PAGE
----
Direct numerical simulation of a fully-resolved oxidising iron particle

  • Workgroup:Simulation of Reacting Thermo-Fluid Systems
  • Type:Ba/Ma
  • Date:immediately
  • Supervisor:

    M.Sc. Tien Duc Luu

  • Background knowlegde:

    Students of chemical engineering/process engineering (or similar) interested in numerical work. Knowledge of numerical flow simulation or fluid mechanics, as well as programming skills (e.g. C/C++, Python, Matlab or similar) can make it easier to get started, but are not required.

  • Ort: CS


    Solid fuel combustion is still one of the most widespread energy conversion technologies. Fossil fuels are still the most dominating energy source, but due to their polluting nature, limited availability, greenhouse emission and climate change impact, a need for alternative energy is inevitable. A promising emission-free technology for future energy systems is the oxidation of iron and the potential of using existing coal power plant infrastructures. When combining iron oxidation with the reverse iron oxide reduction process, based on renewable energy sources (wind and solar), a sustainable circular zerocarbon energy economy can be developed.


    Project description:

    In this project, a newly developed numerical solver for the oxidation of iron particles will first be validated with the help of reference data. Subsequently, the solver will be extended to predict the physical processes of evaporation and nanoparticle formation that can occur during oxidation. The particle is located in the centre of a calculation space, see Fig. 1. The calculation space is discretised into different cells and grid points so that the numerical method of the finite volume method can be applied to the conservation equations of mass, momentum, energy and species. The grid is refined in the direction of the particle surface to resolve all momentum, mass, and energy exchange phenomena across the particle boundary layer. The interior of the iron particle itself is not resolved but modelled using a 0D approach. The project aims to develop and validate a complete DNS model for iron particle ignition, combustion and nanoparticle population balance.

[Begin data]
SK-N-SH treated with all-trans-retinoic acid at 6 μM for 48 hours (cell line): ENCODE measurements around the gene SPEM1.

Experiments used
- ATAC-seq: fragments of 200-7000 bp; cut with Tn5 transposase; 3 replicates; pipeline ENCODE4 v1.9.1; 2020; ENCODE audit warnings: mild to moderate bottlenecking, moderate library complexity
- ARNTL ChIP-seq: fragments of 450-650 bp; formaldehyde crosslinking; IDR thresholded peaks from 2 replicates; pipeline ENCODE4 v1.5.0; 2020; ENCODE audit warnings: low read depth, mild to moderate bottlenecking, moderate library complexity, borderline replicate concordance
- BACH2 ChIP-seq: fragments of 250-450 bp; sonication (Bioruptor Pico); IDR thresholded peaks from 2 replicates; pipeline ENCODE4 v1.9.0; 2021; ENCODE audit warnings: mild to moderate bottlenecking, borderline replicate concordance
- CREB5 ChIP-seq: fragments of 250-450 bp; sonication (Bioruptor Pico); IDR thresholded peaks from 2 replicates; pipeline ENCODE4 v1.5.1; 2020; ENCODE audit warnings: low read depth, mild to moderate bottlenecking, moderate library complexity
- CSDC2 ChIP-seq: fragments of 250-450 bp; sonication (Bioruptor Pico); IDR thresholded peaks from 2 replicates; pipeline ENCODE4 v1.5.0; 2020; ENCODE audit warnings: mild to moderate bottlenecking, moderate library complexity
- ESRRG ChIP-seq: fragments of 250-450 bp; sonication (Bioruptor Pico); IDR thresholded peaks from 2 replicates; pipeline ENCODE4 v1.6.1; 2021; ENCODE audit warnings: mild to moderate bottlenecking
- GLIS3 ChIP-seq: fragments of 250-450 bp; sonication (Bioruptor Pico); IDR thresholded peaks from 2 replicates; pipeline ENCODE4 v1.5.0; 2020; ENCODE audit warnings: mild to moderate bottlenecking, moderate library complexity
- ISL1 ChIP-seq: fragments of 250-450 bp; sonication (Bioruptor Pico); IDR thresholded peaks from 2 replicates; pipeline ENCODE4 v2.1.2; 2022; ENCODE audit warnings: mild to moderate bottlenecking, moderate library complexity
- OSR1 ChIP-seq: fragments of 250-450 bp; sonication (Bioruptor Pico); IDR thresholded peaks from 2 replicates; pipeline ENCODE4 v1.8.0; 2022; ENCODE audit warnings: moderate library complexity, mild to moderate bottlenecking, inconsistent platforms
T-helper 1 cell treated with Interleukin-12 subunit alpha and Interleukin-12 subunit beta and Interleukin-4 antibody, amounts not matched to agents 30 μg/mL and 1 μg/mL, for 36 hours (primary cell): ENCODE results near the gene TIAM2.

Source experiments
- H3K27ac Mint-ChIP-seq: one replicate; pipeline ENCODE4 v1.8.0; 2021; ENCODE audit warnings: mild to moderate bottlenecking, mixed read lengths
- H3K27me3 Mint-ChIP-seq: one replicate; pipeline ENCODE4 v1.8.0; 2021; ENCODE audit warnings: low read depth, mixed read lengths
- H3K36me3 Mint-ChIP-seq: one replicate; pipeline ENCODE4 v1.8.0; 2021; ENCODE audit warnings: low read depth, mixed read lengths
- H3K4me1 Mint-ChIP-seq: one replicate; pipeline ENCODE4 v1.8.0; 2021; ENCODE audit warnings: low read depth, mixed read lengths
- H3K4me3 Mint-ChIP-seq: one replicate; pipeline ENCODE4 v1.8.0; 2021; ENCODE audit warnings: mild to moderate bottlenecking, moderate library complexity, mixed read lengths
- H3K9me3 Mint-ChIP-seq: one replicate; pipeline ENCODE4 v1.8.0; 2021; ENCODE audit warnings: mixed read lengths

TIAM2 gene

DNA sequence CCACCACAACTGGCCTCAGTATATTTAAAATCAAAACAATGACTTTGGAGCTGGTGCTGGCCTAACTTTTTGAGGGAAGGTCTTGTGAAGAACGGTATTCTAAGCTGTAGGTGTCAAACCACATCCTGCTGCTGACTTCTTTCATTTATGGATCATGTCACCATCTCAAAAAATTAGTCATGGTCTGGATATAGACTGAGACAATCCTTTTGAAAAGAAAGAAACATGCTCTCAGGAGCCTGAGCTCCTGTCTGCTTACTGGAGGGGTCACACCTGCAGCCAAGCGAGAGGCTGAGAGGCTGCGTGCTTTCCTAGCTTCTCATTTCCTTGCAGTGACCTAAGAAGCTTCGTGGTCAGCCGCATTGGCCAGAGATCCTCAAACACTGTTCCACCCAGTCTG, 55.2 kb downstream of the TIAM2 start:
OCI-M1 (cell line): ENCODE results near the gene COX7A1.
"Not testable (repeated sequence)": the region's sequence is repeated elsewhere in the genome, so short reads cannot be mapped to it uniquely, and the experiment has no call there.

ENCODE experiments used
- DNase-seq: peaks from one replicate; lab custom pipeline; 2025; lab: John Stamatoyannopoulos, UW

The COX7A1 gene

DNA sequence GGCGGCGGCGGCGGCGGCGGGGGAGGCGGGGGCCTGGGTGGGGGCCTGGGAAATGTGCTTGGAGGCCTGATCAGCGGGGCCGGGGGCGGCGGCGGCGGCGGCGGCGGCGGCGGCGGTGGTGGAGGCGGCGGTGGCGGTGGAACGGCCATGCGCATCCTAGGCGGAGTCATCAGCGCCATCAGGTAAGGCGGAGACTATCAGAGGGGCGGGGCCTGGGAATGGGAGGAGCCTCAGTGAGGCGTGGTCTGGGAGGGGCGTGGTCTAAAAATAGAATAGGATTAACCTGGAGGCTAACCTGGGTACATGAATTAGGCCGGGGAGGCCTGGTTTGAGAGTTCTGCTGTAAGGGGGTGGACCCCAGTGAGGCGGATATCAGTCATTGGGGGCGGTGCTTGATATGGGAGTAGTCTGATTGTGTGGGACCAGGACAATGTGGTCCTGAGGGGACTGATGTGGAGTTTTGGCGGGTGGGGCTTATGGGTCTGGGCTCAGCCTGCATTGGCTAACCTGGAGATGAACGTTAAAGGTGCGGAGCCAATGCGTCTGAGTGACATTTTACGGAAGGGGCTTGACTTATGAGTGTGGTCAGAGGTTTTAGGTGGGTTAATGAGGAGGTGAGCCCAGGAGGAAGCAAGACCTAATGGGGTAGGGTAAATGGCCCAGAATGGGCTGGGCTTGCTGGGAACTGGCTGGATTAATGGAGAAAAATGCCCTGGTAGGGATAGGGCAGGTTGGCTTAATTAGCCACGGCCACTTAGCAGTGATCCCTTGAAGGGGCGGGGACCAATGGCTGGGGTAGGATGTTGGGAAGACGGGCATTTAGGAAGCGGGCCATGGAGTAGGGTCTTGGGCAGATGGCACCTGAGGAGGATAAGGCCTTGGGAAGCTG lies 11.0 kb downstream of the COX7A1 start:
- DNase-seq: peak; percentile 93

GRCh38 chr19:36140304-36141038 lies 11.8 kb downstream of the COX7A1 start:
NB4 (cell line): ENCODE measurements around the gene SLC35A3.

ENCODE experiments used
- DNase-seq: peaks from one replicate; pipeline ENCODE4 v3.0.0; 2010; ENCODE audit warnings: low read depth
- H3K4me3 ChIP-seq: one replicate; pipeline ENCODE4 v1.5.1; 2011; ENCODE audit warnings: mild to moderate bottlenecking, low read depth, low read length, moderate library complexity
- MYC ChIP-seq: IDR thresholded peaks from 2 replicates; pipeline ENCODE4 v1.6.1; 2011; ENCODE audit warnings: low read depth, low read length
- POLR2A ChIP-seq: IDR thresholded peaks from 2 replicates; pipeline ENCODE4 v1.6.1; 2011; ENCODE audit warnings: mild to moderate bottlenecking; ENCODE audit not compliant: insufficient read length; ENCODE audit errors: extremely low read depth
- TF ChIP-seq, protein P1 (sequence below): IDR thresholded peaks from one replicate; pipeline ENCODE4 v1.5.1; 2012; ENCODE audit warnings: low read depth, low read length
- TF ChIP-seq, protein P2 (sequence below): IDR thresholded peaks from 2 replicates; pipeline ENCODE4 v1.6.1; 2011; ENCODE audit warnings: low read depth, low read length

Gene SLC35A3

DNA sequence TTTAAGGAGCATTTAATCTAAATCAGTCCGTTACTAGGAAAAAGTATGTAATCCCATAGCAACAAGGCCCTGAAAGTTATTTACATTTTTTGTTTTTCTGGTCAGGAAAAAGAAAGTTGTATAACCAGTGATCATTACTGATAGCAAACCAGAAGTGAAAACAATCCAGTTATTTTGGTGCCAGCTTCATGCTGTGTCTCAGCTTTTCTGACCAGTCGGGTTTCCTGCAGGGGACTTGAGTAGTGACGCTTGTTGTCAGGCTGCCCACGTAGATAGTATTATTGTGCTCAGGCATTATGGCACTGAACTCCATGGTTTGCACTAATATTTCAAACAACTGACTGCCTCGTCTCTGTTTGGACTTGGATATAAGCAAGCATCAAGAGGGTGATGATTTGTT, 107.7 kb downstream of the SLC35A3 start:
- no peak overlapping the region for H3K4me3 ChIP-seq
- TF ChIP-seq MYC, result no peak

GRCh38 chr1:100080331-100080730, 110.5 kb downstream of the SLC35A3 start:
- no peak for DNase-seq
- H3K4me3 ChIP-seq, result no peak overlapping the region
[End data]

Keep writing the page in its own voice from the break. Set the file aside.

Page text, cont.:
Figure 1: Discretisation of the computational domain of an iron particle.



    • Literature review to gain knowledge of fully-resolved reacting particle simulations and the physical processes of iron oxidation
    • Familiarise with the basics of numerical methods, computational uid dynamics and OpenFOAM
    • Perform simulations for oxidising iron particles and validate the results with experimental and numerical reference data
    • Extend the solver to include the processes of evaporation and nanoparticle balance
    • Evaluation and interpretation of the simulation results
    • Documentation (Bachelor/Master thesis) and presentation of the project


    Learning objectives:

    • Learn the usage of the computational uid dynamics software OpenFOAM (CFD)
    • Solve complex engineering problems independently
    • Understanding the methodology and modelling of reactive multiphase flows
    • Code and model development in the programming language C/C++
    • Presentation, interpretation and evaluation of simulation results
    • Writing and defence of a scientic work



    Prof. Dr. Oliver T. Stein